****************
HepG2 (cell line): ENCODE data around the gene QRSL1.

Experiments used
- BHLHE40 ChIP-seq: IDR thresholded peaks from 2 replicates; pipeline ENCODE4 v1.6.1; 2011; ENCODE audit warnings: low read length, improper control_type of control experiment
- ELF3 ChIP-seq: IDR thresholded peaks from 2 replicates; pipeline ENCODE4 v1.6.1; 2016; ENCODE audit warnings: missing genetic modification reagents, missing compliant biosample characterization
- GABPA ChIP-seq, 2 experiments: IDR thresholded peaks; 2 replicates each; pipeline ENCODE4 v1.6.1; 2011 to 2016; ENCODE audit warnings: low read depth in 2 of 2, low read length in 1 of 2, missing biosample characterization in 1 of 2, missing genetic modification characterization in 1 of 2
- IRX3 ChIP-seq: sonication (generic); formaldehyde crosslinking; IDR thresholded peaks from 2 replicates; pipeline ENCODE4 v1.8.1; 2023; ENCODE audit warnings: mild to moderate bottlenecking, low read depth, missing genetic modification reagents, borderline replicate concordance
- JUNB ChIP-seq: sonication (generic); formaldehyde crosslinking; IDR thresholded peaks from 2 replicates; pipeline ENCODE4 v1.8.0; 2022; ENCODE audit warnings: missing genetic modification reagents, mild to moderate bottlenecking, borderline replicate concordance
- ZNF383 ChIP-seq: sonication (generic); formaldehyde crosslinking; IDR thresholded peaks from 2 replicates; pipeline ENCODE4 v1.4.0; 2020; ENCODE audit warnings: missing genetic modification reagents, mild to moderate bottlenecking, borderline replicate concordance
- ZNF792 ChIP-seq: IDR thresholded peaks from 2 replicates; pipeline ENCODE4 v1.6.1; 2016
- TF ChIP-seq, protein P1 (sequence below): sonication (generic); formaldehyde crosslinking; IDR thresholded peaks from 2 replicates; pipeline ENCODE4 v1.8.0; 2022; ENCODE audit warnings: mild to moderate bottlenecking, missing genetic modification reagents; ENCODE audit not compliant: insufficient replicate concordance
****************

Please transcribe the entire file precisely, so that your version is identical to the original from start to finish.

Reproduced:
HepG2 (cell line): ENCODE data around the gene QRSL1.

Experiments used
- BHLHE40 ChIP-seq: IDR thresholded peaks from 2 replicates; pipeline ENCODE4 v1.6.1; 2011; ENCODE audit warnings: low read length, improper control_type of control experiment
- ELF3 ChIP-seq: IDR thresholded peaks from 2 replicates; pipeline ENCODE4 v1.6.1; 2016; ENCODE audit warnings: missing genetic modification reagents, missing compliant biosample characterization
- GABPA ChIP-seq, 2 experiments: IDR thresholded peaks; 2 replicates each; pipeline ENCODE4 v1.6.1; 2011 to 2016; ENCODE audit warnings: low read depth in 2 of 2, low read length in 1 of 2, missing biosample characterization in 1 of 2, missing genetic modification characterization in 1 of 2
- IRX3 ChIP-seq: sonication (generic); formaldehyde crosslinking; IDR thresholded peaks from 2 replicates; pipeline ENCODE4 v1.8.1; 2023; ENCODE audit warnings: mild to moderate bottlenecking, low read depth, missing genetic modification reagents, borderline replicate concordance
- JUNB ChIP-seq: sonication (generic); formaldehyde crosslinking; IDR thresholded peaks from 2 replicates; pipeline ENCODE4 v1.8.0; 2022; ENCODE audit warnings: missing genetic modification reagents, mild to moderate bottlenecking, borderline replicate concordance
- ZNF383 ChIP-seq: sonication (generic); formaldehyde crosslinking; IDR thresholded peaks from 2 replicates; pipeline ENCODE4 v1.4.0; 2020; ENCODE audit warnings: missing genetic modification reagents, mild to moderate bottlenecking, borderline replicate concordance
- ZNF792 ChIP-seq: IDR thresholded peaks from 2 replicates; pipeline ENCODE4 v1.6.1; 2016
- TF ChIP-seq, protein P1 (sequence below): sonication (generic); formaldehyde crosslinking; IDR thresholded peaks from 2 replicates; pipeline ENCODE4 v1.8.0; 2022; ENCODE audit warnings: mild to moderate bottlenecking, missing genetic modification reagents; ENCODE audit not compliant: insufficient replicate concordance